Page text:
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Open Access research with a European policy impact...

The Strathprints institutional repository is a digital archive of University of Strathclyde's Open Access research outputs. Strathprints provides access to thousands of Open Access research papers by Strathclyde researchers, including by researchers from the European Policies Research Centre (EPRC).

EPRC is a leading institute in Europe for comparative research on public policy, with a particular focus on regional development policies. Spanning 30 European countries, EPRC research programmes have a strong emphasis on applied research and knowledge exchange, including the provision of policy advice to EU institutions and national and sub-national government authorities throughout Europe.

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Line manager involvement in learning and development: Small beer or big deal?

Gibb, S. (2003) Line manager involvement in learning and development: Small beer or big deal? Employee Relations, 25 (3). pp. 281-293. ISSN 0142-5455

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Abstract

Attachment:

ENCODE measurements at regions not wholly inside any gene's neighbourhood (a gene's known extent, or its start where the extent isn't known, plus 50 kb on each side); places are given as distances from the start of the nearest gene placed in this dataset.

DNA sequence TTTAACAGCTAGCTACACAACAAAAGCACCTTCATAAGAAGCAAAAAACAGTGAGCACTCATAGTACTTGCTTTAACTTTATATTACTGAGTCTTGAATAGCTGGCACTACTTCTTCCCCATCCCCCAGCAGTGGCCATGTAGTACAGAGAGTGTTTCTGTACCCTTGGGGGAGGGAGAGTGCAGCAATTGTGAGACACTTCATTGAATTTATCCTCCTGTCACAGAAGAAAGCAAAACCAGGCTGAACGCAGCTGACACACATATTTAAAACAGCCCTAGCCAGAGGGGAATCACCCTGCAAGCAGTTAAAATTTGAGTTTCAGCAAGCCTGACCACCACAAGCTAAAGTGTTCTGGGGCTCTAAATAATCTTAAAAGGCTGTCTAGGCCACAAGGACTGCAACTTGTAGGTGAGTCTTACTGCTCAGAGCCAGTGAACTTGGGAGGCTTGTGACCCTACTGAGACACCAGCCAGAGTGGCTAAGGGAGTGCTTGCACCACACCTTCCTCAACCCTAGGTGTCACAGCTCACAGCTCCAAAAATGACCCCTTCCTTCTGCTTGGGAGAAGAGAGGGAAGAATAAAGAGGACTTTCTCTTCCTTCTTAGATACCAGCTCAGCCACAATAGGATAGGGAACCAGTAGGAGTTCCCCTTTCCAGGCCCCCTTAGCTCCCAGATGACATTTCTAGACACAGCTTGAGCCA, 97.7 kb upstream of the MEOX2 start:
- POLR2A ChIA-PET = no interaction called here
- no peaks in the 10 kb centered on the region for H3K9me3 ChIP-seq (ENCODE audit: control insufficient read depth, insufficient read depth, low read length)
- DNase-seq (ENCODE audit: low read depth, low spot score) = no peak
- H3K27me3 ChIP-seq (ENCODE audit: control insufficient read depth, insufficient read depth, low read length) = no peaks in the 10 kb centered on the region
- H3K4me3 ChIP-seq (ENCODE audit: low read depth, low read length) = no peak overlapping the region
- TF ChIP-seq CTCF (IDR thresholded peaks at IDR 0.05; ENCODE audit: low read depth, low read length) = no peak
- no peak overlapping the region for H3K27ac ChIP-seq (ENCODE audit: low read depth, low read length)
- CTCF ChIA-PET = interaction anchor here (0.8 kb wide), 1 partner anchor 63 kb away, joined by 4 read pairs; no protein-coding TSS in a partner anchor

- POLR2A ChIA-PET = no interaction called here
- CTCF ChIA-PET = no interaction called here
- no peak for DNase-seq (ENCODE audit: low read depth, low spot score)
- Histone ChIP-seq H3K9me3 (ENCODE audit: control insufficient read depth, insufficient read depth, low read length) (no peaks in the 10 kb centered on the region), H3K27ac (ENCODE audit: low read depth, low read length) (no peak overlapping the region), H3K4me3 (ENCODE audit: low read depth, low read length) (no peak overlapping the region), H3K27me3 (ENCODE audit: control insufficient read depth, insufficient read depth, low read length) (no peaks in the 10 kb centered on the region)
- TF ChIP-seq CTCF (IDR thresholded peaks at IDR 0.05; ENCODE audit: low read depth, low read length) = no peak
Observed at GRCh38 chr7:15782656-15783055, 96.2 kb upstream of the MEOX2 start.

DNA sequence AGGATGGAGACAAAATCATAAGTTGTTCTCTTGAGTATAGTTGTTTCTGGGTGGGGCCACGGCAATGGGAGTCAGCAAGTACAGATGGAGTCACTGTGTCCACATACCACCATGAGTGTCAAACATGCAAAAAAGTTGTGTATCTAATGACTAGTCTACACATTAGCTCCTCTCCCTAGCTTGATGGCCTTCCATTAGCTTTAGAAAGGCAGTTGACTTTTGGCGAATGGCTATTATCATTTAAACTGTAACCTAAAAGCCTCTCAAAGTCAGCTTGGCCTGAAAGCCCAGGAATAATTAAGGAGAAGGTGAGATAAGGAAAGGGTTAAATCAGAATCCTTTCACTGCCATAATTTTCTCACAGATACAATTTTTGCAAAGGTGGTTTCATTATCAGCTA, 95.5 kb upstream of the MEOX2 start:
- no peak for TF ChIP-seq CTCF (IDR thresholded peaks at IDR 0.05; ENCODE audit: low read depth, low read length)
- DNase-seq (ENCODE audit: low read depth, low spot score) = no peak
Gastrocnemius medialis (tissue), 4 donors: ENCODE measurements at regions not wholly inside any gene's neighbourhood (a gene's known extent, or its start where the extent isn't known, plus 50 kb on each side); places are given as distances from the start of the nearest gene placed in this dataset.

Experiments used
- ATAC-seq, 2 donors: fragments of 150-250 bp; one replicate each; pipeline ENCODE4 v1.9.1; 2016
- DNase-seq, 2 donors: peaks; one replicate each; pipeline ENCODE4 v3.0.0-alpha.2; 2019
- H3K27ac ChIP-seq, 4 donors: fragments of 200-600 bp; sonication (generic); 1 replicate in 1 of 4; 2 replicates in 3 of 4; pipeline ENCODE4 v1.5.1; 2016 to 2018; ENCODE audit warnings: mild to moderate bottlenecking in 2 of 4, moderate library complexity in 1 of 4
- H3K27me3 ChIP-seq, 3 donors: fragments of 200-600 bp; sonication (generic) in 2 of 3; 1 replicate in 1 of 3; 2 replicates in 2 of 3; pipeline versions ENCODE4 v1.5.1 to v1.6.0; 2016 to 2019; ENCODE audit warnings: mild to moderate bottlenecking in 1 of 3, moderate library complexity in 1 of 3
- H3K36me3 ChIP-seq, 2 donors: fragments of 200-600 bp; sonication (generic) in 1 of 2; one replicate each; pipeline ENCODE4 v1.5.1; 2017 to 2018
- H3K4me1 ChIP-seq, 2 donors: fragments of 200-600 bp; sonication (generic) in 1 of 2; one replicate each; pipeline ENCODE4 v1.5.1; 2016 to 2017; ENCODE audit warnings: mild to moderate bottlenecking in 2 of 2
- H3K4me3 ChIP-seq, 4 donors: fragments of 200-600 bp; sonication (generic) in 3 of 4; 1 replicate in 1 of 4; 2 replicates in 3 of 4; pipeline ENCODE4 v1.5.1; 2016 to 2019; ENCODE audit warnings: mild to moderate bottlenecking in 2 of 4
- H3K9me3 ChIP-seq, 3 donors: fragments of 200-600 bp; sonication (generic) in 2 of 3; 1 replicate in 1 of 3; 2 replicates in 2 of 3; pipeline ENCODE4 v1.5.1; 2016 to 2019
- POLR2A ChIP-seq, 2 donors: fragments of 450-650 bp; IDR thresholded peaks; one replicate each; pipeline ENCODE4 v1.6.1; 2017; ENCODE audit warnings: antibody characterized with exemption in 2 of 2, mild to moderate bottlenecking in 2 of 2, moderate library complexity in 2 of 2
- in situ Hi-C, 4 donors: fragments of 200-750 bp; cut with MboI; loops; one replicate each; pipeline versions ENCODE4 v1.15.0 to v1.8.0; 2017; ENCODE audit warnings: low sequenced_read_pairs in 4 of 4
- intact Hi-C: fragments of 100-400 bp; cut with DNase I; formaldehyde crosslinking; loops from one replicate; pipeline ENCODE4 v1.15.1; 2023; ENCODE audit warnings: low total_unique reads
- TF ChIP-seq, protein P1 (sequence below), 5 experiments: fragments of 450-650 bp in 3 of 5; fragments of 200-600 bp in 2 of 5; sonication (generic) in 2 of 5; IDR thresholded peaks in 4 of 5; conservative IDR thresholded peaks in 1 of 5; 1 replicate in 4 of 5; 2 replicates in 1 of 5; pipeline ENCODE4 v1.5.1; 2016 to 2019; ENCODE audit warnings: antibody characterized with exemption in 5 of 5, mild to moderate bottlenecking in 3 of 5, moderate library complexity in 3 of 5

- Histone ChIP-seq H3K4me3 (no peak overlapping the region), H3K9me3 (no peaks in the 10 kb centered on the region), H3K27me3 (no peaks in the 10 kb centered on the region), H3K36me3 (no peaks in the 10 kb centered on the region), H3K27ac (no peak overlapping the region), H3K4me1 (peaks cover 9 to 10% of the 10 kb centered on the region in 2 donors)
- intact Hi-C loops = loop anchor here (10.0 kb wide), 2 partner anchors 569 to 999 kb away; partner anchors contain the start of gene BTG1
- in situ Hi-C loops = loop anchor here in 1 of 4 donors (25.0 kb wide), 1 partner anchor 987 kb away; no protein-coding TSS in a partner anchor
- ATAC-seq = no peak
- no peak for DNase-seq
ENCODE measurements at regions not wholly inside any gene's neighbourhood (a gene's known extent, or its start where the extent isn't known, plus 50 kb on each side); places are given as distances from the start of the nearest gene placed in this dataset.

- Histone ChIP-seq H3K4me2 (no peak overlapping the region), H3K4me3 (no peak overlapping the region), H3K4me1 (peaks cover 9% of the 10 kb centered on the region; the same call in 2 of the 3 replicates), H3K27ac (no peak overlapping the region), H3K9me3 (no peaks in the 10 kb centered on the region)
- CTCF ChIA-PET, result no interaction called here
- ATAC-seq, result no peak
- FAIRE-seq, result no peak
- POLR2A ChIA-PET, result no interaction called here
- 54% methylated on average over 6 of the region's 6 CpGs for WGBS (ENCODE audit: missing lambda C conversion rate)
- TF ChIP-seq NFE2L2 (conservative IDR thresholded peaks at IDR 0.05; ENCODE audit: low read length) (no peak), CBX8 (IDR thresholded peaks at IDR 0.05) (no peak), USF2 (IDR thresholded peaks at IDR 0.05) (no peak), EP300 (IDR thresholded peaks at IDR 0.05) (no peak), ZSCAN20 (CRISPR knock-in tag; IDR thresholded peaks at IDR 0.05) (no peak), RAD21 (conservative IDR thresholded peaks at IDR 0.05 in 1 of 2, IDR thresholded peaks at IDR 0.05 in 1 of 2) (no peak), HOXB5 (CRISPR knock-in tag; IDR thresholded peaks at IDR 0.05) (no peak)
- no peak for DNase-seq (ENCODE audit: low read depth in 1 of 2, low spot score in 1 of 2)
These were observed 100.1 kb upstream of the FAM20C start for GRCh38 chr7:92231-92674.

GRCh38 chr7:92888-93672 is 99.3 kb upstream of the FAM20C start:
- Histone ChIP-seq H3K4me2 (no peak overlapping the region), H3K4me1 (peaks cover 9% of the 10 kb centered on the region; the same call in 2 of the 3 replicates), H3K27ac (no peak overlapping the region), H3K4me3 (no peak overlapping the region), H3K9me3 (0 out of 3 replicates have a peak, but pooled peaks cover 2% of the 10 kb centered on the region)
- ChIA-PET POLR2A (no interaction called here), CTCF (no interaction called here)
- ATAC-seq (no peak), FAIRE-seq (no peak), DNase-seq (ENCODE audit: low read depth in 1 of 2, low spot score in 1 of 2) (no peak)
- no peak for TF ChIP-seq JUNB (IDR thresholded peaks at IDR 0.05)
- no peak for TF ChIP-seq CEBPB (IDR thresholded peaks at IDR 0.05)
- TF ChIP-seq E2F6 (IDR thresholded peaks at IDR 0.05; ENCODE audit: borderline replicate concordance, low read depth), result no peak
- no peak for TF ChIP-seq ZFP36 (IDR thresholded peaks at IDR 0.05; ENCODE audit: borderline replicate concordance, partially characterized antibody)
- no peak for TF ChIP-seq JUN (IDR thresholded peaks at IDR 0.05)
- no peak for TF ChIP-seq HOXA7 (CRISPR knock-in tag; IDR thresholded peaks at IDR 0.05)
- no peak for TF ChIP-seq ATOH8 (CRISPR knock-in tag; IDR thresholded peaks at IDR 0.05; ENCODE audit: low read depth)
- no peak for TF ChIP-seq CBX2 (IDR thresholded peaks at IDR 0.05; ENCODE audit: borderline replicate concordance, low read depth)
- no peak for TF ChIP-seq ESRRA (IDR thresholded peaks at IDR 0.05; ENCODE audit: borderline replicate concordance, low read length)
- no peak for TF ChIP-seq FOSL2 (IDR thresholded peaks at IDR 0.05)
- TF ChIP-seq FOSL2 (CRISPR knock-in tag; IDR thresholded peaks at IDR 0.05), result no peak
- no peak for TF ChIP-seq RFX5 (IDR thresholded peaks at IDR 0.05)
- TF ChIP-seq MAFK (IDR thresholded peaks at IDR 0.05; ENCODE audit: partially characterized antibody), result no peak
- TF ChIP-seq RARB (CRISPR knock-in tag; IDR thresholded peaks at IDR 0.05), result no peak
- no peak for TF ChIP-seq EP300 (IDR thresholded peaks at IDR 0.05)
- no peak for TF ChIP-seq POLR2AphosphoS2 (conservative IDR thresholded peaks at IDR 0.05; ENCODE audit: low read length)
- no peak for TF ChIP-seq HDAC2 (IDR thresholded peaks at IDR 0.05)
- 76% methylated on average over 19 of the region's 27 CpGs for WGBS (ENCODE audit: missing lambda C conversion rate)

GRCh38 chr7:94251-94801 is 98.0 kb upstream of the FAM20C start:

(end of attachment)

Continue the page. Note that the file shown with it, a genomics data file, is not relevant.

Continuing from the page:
Increasing line manager involvement in learning and development (L&D) at work is one important part of the broader changing relations between line managers and human resource management (HRM). The advantages of increasing line manager involvement in L&D at work are frequently highlighted. However, the disadvantages raise questions about the overall impact on L&D at work. Evidence about the practice of L&D at work depending on line manager involvement is limited. Instead of having an evidence base to evaluate it there is only scope to reflect more critically on the significance of the trend to line manager involvement in L&D at work in context. Two principal interpretations are possible; one that the trend is of minimal significance, the other that it is of much greater significance. Increasing line manager involvement in L&D at work is both part of the means of attaining, and one of the ends of, broader changes in work, organisation and HRM. The conclusion here is that there are legitimate concerns about shifting to increasing line manager involvement in L&D at work, where that prejudices the provision and use of specialist L&D at work resources. However, these concerns are outweighed by the greater concern to re-align work, organisation and management for an era where knowledge management is predominant. The issue of line manager involvement in L&D at work will continue to be an important part of the corporate and critical review agendas.